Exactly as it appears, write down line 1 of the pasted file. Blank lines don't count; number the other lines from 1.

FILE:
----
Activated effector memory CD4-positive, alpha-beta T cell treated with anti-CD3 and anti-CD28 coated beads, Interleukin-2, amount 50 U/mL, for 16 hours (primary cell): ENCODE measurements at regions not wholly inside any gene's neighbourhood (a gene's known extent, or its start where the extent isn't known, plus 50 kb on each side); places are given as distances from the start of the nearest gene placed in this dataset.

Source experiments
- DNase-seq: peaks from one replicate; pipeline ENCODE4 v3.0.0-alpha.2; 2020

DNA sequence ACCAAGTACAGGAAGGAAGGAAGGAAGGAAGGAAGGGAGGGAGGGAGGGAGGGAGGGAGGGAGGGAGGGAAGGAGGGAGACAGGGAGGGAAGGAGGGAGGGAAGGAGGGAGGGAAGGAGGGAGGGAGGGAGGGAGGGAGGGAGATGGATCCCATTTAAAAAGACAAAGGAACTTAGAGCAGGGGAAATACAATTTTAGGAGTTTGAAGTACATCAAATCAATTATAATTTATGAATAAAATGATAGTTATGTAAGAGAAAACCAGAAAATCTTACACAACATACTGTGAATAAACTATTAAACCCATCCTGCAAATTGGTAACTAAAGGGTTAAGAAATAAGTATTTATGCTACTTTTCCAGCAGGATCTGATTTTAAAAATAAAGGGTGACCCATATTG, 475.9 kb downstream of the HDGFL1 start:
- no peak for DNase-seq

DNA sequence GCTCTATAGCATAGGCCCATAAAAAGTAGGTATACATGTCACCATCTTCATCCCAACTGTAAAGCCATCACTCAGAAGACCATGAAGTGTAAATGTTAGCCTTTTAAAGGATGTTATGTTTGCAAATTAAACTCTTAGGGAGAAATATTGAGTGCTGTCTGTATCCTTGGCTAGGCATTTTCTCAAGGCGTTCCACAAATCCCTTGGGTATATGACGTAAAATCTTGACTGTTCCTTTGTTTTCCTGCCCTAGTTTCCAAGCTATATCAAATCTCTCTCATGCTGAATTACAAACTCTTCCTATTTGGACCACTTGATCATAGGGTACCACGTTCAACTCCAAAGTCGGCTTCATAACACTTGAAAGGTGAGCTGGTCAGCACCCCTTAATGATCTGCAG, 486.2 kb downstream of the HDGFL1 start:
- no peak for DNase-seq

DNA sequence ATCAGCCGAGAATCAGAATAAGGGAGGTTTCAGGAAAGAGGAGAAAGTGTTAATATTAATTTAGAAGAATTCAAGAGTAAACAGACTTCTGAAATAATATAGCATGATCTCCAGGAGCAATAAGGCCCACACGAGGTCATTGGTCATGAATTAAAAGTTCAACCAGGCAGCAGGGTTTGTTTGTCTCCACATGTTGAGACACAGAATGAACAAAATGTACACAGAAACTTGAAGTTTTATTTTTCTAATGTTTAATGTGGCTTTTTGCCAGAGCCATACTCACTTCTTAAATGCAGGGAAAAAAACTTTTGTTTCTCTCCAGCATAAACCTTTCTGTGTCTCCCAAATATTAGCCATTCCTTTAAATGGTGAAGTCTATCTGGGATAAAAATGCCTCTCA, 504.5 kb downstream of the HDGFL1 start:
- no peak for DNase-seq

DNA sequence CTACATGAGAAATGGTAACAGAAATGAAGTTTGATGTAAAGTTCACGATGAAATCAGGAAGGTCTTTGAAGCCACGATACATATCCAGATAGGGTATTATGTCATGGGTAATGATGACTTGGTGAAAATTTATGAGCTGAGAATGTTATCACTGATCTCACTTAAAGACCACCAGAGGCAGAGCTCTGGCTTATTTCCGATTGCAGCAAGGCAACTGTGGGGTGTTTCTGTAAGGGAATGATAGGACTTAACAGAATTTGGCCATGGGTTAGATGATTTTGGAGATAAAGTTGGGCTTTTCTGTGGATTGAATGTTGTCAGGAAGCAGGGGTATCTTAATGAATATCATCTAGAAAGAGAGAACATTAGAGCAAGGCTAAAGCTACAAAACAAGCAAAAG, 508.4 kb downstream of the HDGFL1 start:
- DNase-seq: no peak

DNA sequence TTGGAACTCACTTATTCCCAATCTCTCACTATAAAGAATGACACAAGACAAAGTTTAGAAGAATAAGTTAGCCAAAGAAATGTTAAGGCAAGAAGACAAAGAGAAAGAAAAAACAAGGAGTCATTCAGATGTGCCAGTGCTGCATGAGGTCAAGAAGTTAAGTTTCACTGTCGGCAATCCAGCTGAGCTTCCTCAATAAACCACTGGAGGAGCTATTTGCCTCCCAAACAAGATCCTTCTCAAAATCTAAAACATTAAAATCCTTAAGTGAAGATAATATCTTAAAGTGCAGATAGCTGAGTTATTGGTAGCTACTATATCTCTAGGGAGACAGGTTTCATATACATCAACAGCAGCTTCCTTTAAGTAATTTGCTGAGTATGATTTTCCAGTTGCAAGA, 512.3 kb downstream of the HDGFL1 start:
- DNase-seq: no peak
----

Activated effector memory CD4-positive, alpha-beta T cell treated with anti-CD3 and anti-CD28 coated beads, Interleukin-2, amount 50 U/mL, for 16 hours (primary cell): ENCODE measurements at regions not wholly inside any gene's neighbourhood (a gene's known extent, or its start where the extent isn't known, plus 50 kb on each side); places are given as distances from the start of the nearest gene placed in this dataset.